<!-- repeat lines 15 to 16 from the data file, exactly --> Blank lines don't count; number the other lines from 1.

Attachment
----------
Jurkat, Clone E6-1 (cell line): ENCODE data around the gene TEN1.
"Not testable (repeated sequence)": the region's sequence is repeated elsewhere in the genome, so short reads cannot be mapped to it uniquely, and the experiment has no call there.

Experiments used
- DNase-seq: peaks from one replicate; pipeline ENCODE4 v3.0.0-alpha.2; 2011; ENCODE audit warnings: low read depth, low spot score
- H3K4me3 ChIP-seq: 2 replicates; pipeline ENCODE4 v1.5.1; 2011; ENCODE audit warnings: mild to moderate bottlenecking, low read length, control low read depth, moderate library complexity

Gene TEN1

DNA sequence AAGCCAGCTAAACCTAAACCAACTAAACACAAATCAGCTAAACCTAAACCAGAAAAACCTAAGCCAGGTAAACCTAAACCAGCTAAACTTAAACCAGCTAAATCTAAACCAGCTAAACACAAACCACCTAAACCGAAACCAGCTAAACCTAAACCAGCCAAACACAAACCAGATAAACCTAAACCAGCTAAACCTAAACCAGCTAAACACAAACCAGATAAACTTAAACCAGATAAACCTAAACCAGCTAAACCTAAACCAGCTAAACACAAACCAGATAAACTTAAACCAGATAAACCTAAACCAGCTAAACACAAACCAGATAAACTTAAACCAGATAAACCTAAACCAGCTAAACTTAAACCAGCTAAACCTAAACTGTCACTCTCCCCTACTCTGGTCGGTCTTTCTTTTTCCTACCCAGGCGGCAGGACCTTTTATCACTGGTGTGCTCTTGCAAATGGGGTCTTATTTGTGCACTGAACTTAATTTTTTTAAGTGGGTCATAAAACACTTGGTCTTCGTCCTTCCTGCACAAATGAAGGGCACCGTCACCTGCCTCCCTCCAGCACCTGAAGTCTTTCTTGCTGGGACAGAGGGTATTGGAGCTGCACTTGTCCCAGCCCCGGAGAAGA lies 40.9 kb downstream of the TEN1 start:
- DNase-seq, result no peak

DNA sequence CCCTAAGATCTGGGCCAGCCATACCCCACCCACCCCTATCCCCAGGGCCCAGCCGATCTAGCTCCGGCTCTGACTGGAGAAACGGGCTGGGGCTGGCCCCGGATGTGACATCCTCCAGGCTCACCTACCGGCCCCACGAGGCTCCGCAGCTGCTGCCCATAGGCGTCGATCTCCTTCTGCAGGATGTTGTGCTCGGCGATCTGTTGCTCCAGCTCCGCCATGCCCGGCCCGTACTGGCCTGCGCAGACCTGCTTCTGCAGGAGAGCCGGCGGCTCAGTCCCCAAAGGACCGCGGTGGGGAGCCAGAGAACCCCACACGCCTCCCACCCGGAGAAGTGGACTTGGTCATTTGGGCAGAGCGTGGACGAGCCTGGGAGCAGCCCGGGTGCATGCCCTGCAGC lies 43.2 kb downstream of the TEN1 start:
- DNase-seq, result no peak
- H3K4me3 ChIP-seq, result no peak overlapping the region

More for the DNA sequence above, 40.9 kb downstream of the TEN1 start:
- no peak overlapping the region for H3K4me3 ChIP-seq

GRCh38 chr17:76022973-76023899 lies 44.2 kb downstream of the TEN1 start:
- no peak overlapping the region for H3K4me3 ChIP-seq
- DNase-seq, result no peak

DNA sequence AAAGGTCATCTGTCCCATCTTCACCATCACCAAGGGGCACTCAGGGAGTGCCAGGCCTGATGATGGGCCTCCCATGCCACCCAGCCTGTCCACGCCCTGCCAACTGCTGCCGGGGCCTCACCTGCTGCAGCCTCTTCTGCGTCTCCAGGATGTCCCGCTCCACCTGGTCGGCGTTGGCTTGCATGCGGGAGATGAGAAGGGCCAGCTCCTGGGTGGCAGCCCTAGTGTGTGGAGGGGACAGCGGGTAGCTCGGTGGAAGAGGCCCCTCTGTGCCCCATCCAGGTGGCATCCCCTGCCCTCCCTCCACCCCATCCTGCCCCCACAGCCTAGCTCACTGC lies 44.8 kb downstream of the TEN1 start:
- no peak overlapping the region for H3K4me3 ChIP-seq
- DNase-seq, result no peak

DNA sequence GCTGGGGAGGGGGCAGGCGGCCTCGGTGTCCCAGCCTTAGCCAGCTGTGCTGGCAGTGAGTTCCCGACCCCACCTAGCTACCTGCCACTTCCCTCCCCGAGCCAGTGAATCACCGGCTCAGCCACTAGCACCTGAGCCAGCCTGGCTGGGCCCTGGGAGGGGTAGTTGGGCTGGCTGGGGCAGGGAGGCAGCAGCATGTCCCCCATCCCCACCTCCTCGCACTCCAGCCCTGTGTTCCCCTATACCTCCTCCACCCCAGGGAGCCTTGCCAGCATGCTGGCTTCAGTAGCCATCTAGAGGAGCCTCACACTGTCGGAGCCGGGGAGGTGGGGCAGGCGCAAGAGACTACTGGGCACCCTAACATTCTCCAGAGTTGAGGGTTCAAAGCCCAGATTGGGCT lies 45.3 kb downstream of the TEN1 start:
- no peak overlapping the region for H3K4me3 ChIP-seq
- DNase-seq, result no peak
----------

- no peak overlapping the region for H3K4me3 ChIP-seq
- DNase-seq, result no peak